News & Events
You might also like
- Farm Bureau helping farmers meet their water quality goals
- Restructured Ohio Farm Bureau Foundation has $10 million goal
- Protecting, improving agritourism
- Ohio Supreme Court case examines how grain bins are taxed
- A broader look at Ohio’s tax system
USDA seeks input on animal traceability plan
After farmers raised concerns about the USDA’s initial proposal on a national identification system, the agency has offered a revised plan.
Below are excerpts from questions and answers about the plan from USDA. You can read more and submit comments. The deadline for the comment period has been extended to Dec. 9.
Ohio Farm Bureau’s current policy supports a voluntary national animal identification system. It calls for uniform standards amongst states and says the plan must respond to concerns about cost, confidentiality and liability.
Q. Why is the U.S. Department of Agriculture (USDA) issuing this proposed rule on animal disease traceability?
A. USDA is issuing this proposed rule to improve our ability to trace livestock and poultry when there is a disease event. While existing animal disease programs provide USDA and its partners with pertinent traceability information, the tracing capabilities vary widely by species. Thus, the proposed animal disease traceability regulations focus on those species, such as the cattle sector, where improved capabilities are most needed. That sector’s inconsistent use of official identification coupled with the significant movement of cattle interstate warrants regulations that enhance the current traceability infrastructure. Certain other species, sheep for example, are supported with adequate traceability as a result of the current scrapie eradication program requirements. In such situations, current regulations will be maintained.
Q. How is this proposed rule any different than the National Animal Identification System (NAIS)?
A. Introduced in 2004, NAIS was a voluntary system based on registration of all premises where livestock or poultry were housed or kept. In 2009, when USDA launched a series of efforts to assess the level of acceptance for NAIS, the findings were that many viewed NAIS as a government-imposed, “one-size-fits-all” approach to animal traceability. Producers raised serious concerns about the protection of proprietary information through premises registration and with the need for significantly more flexibility. Due to the level of opposition in the countryside, NAIS was never fully implemented and was discontinued in 2009.The new proposed traceability approach put forward today honors the legitimate concerns of the American public and those in rural America, as well as those who have supported our past traceability efforts.Specifically, the new approach would:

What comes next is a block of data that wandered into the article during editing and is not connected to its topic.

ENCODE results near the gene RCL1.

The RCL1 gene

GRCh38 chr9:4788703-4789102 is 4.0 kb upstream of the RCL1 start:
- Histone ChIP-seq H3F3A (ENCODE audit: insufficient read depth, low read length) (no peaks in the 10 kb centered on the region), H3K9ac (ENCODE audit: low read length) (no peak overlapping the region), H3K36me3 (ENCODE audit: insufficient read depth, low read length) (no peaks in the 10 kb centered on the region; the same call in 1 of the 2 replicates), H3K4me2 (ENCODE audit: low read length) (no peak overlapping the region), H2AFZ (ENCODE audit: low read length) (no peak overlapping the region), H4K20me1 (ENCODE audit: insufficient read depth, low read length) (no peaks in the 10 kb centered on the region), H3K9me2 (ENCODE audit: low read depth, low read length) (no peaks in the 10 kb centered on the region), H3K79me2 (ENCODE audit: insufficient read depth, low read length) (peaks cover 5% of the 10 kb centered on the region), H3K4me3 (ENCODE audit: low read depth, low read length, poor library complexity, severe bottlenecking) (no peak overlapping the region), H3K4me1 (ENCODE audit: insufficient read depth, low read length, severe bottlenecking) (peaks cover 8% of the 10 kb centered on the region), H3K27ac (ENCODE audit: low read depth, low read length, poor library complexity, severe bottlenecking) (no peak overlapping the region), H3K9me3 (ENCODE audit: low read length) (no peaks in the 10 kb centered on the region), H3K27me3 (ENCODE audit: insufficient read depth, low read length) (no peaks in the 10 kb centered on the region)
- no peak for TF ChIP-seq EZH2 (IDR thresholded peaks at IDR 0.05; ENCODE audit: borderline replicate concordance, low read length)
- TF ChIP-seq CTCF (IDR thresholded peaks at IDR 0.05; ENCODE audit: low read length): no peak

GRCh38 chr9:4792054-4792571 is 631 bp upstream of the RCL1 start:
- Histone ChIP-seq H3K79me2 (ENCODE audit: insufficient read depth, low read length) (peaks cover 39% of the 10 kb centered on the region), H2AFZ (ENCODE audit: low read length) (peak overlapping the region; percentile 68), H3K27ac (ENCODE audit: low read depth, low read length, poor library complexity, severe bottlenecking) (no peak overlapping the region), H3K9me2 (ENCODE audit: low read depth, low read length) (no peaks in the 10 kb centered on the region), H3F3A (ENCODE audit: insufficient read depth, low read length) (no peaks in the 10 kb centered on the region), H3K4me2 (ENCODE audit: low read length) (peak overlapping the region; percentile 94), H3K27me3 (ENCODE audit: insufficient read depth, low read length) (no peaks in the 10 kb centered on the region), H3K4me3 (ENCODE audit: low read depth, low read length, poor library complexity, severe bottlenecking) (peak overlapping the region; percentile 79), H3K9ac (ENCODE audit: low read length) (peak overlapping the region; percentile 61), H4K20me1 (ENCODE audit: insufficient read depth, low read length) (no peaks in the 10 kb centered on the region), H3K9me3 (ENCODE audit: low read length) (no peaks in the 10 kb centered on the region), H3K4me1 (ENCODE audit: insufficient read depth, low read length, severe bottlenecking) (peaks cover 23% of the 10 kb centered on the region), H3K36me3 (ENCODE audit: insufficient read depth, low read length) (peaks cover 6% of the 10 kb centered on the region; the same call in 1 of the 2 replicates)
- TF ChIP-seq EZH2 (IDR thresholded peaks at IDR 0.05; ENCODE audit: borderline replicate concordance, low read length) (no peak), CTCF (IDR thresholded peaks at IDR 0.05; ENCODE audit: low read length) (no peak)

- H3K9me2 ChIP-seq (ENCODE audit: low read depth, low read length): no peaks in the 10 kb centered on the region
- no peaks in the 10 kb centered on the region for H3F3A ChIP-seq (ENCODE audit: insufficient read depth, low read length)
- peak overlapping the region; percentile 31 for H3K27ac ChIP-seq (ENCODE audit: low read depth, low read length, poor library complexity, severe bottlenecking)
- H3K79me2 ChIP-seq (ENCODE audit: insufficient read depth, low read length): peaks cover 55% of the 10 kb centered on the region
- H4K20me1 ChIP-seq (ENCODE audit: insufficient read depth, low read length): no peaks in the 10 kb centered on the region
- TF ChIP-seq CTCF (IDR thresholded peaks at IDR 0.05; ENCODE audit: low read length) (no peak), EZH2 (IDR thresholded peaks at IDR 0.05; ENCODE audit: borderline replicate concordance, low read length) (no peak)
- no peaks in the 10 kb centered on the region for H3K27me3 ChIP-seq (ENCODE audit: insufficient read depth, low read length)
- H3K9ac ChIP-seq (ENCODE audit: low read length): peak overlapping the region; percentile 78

• Achieve basic, effective animal disease traceability and response to animal disease outbreaks without over-burdening producers;
• ONLY apply to animals moving interstate;
• Be owned, led and administered by the states and Tribal Nations with federal support focused entirely on animal disease traceability;
• Allow for maximum flexibility for states, Tribal Nations and producers to work together to find identification solutions that meet their local needs;
• Encourage the use of low-cost technology; and
• Ensure that animal disease traceability data are owned and maintained at the discretion of the states and Tribal Nations.
Q. How does this rule benefit producers?
A. Effective animal disease traceability can help reduce the number of herds involved in a disease investigation to only those herds that are directly involved. Low levels of official identification in the cattle sector require more cattle—often thousands—to be tested than necessary and drastically increase the time required to conduct investigations. For example, bovine tuberculosis disease investigations frequently now exceed 150 days, as USDA and State investigative teams spend substantially more time and money in conducting tracebacks.
As a result of the rule, accurate traceability information will be more readily available and the amount of time required to conduct investigations will be reduced, thus the potential spread of certain diseases will be better controlled. Reducing the number of animals quarantined or disposed of and the time taken to resume interstate animal movement contribute toward making disease responses less costly for producers.
Q. What will I need in order to move my animal interstate under this proposed rule?
A. Under this proposed rule, unless specifically exempted, livestock moved interstate would have to be officially identified and accompanied by an interstate certificate of veterinary inspection (ICVI) or other documentation, such as an owner-shipper statement or a brand certificate. The proposed regulations specify approved forms of official identification for each species, but would also allow livestock to be moved between the shipping and receiving States or Tribes with another form of identification, such as brands, as agreed upon by animal health officials in the two jurisdictions.